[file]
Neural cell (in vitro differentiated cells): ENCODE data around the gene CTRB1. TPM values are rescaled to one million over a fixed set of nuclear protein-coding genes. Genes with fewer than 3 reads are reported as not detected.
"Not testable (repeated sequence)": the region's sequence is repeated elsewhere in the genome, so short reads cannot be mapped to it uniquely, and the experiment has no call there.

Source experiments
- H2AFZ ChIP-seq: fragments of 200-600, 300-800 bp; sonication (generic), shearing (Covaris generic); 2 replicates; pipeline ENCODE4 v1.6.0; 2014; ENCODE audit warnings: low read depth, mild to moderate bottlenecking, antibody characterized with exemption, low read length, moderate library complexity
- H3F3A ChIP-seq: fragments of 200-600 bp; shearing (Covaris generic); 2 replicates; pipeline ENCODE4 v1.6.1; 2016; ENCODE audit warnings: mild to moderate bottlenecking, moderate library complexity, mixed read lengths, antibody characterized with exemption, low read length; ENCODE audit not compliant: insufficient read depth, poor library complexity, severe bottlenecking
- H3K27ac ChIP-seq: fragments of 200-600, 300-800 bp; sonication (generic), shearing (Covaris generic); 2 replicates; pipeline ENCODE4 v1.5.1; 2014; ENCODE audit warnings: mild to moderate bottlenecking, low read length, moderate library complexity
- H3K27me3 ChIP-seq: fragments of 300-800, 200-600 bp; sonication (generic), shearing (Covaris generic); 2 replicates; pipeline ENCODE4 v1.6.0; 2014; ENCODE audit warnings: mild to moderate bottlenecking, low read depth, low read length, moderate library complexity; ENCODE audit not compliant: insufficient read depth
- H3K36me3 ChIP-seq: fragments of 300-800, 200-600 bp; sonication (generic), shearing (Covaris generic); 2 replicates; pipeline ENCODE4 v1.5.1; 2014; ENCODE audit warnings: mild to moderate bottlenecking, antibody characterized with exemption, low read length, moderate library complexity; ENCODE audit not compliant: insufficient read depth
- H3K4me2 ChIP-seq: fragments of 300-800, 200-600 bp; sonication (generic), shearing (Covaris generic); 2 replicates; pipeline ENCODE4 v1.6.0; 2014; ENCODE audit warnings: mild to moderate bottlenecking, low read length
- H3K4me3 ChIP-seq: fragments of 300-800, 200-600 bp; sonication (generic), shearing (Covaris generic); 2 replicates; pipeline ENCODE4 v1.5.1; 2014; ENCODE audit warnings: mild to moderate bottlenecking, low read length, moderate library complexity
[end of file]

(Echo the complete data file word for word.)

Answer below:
Neural cell (in vitro differentiated cells): ENCODE data around the gene CTRB1. TPM values are rescaled to one million over a fixed set of nuclear protein-coding genes. Genes with fewer than 3 reads are reported as not detected.
"Not testable (repeated sequence)": the region's sequence is repeated elsewhere in the genome, so short reads cannot be mapped to it uniquely, and the experiment has no call there.

Source experiments
- H2AFZ ChIP-seq: fragments of 200-600, 300-800 bp; sonication (generic), shearing (Covaris generic); 2 replicates; pipeline ENCODE4 v1.6.0; 2014; ENCODE audit warnings: low read depth, mild to moderate bottlenecking, antibody characterized with exemption, low read length, moderate library complexity
- H3F3A ChIP-seq: fragments of 200-600 bp; shearing (Covaris generic); 2 replicates; pipeline ENCODE4 v1.6.1; 2016; ENCODE audit warnings: mild to moderate bottlenecking, moderate library complexity, mixed read lengths, antibody characterized with exemption, low read length; ENCODE audit not compliant: insufficient read depth, poor library complexity, severe bottlenecking
- H3K27ac ChIP-seq: fragments of 200-600, 300-800 bp; sonication (generic), shearing (Covaris generic); 2 replicates; pipeline ENCODE4 v1.5.1; 2014; ENCODE audit warnings: mild to moderate bottlenecking, low read length, moderate library complexity
- H3K27me3 ChIP-seq: fragments of 300-800, 200-600 bp; sonication (generic), shearing (Covaris generic); 2 replicates; pipeline ENCODE4 v1.6.0; 2014; ENCODE audit warnings: mild to moderate bottlenecking, low read depth, low read length, moderate library complexity; ENCODE audit not compliant: insufficient read depth
- H3K36me3 ChIP-seq: fragments of 300-800, 200-600 bp; sonication (generic), shearing (Covaris generic); 2 replicates; pipeline ENCODE4 v1.5.1; 2014; ENCODE audit warnings: mild to moderate bottlenecking, antibody characterized with exemption, low read length, moderate library complexity; ENCODE audit not compliant: insufficient read depth
- H3K4me2 ChIP-seq: fragments of 300-800, 200-600 bp; sonication (generic), shearing (Covaris generic); 2 replicates; pipeline ENCODE4 v1.6.0; 2014; ENCODE audit warnings: mild to moderate bottlenecking, low read length
- H3K4me3 ChIP-seq: fragments of 300-800, 200-600 bp; sonication (generic), shearing (Covaris generic); 2 replicates; pipeline ENCODE4 v1.5.1; 2014; ENCODE audit warnings: mild to moderate bottlenecking, low read length, moderate library complexity